Text: H.Res.441 — 116th Congress (2019-2020)All Information (Except Text)

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Engrossed in House (07/15/2019)

H. Res. 441

In the House of Representatives, U. S.,

July 15, 2019.  

    Whereas, 25 years ago, on July 18, 1994, 85 innocent people were killed and 300 were wounded when the Argentine Jewish Mutual Association (AMIA) was bombed in Buenos Aires, Argentina;

    Whereas, 2 years earlier, Hezbollah operatives also blew up the Israeli embassy in Buenos Aires, killing 29 civilians;

    Whereas it is reported that considerable evidence links the attack to the terrorist group Hezbollah, which is based in Lebanon, supported by the Government of the Syrian Arab Republic, and sponsored by the Government of the Islamic Republic of Iran;

    Whereas the 25 years since the bombing have been marked by a failure to bring those responsible, including Iranian officials and their Hezbollah proxies, to justice;

    Whereas, in September 2004, Alberto Nisman was appointed as the Special Prosecutor in charge of the 1994 AMIA bombing investigation;

    Whereas, on October 25, 2006, Argentine prosecutors Alberto Nisman and Marcelo Martínez Burgos formally accused the Government of Iran of directing the bombing, and the Hezbollah militia of carrying it out;

    Whereas Ibrahim Hussein Berro, a member of the terrorist group Hezbollah, was identified as the AMIA bomber;

    Whereas, in November 2006, an Argentine judge issued arrest warrants for Iranian nationals Ali Fallahijan (former Iranian intelligence minister), Mohsen Rabbani (former Iranian cultural attaché), Ahmad Reza Asghari (former Iranian diplomat), Ahmad Vahidi (former Iranian defense minister), Ali Akbar Velayati (former Iranian foreign minister), Mohsen Rezaee (former chief commander of the Iranian Islamic Revolutionary Guards Corps), Ali Akbar Hashemi Rafsanjani (former President of Iran), Hadi Soleimanpour (former Iranian Ambassador to Argentina), and Lebanese national Imad Fayez Moughnieh who were named as suspects in the AMIA bombing;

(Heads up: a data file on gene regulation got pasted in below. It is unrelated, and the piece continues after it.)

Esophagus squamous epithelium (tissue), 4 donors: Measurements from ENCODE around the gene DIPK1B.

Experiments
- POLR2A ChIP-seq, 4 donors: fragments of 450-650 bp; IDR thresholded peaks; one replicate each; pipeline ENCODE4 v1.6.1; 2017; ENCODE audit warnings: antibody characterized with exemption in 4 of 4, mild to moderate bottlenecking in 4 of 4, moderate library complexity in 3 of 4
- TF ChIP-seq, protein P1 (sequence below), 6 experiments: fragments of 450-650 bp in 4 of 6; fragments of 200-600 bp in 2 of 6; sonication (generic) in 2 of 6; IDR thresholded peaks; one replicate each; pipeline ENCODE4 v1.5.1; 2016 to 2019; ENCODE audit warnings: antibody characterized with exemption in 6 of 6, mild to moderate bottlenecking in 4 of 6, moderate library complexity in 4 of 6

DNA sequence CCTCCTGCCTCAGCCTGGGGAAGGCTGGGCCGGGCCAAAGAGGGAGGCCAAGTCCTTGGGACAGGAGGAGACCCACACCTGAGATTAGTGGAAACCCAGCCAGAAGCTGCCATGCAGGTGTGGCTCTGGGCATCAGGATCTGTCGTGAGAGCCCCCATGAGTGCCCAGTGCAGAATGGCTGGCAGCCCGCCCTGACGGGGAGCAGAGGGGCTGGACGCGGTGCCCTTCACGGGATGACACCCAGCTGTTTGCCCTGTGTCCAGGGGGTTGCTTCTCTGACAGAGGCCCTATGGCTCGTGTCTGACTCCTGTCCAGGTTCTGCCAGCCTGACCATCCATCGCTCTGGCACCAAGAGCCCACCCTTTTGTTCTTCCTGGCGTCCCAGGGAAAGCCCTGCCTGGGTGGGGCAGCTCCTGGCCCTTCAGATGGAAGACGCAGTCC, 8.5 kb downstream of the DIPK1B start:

Whereas, in November 2007, INTERPOL voted to put the following suspects in the 1994 AMIA attack on its most wanted list—Ali Fallahijan, Mohsen Rabbani, Ahmad Reza Asghari, Ahmad Vahidi, and Mohsen Razaee from Iran and Imad Fayez Moughnieh from Lebanon;

    Whereas Interpol currently has four red alerts in place in relation to the AMIA attack;

    Whereas, on January 13, 2015, prosecutor Alberto Nisman alleged in a complaint that then-Argentinian President Cristina Fernandez de Kirchner and then-Minister of Foreign Relations Hector Timerman conspired to cover up Iranian involvement in the 1994 terrorist bombing, and reportedly agreed to negotiate immunity for Iranian suspects and help get their names removed from the INTERPOL list;

    Whereas prosecutor Alberto Nisman was scheduled to present his new findings to the Argentinian Congress on January 19, 2015;

    Whereas prosecutor Alberto Nisman was found shot in the head in his apartment in Buenos Aires on January 18, 2015;

    Whereas the investigation of the AMIA bombing has been marked by judicial misconduct;

    Whereas, in March 2019, an Argentine court handed down convictions and sentences, finding that the judge, prosecutors, and head of the Argentina’s secret services—the individuals responsible for investigating the AMIA bombing, Argentina’s deadliest terrorist attack—had interfered with the inquiry, diverting the investigation away from the truth;

    Whereas former Federal judge Juan José Galeano was handed down a 6-year conviction by the court, which will not be enforced until the sentence is confirmed by a higher tribunal;

    Whereas former State Intelligence Secretariat (SIDE) intelligence head Hugo Anzorreguy was handed a prison sentence of 54 months;

    Whereas Carlos Telleldín, a used car dealer who sold the van that contained the bomb used to attack AMIA and received a bribe to incriminate police officers falsely, was sentenced to 42 months in jail; and

    Whereas no Iranian suspects for the AMIA bombing have yet faced prosecution: Now, therefore, be it

Resolved, That the House of Representatives—

(1) reiterates its strongest condemnation of the 1994 attack on the AMIA Jewish Community Center in Buenos Aires, Argentina, and honors the victims of this heinous act;

(2) expresses its sympathy to the relatives of the victims, who have waited a quarter of a century without justice for the loss of their loved ones, and may have to wait even longer for justice to be served;

(3) underscores the concern of the United States regarding the continuing, 25-year-long delay in the proper resolution of this case; and

(4) expresses strong support for accountability for this attack, including against those Iranian and Hezbollah operatives who were responsible.



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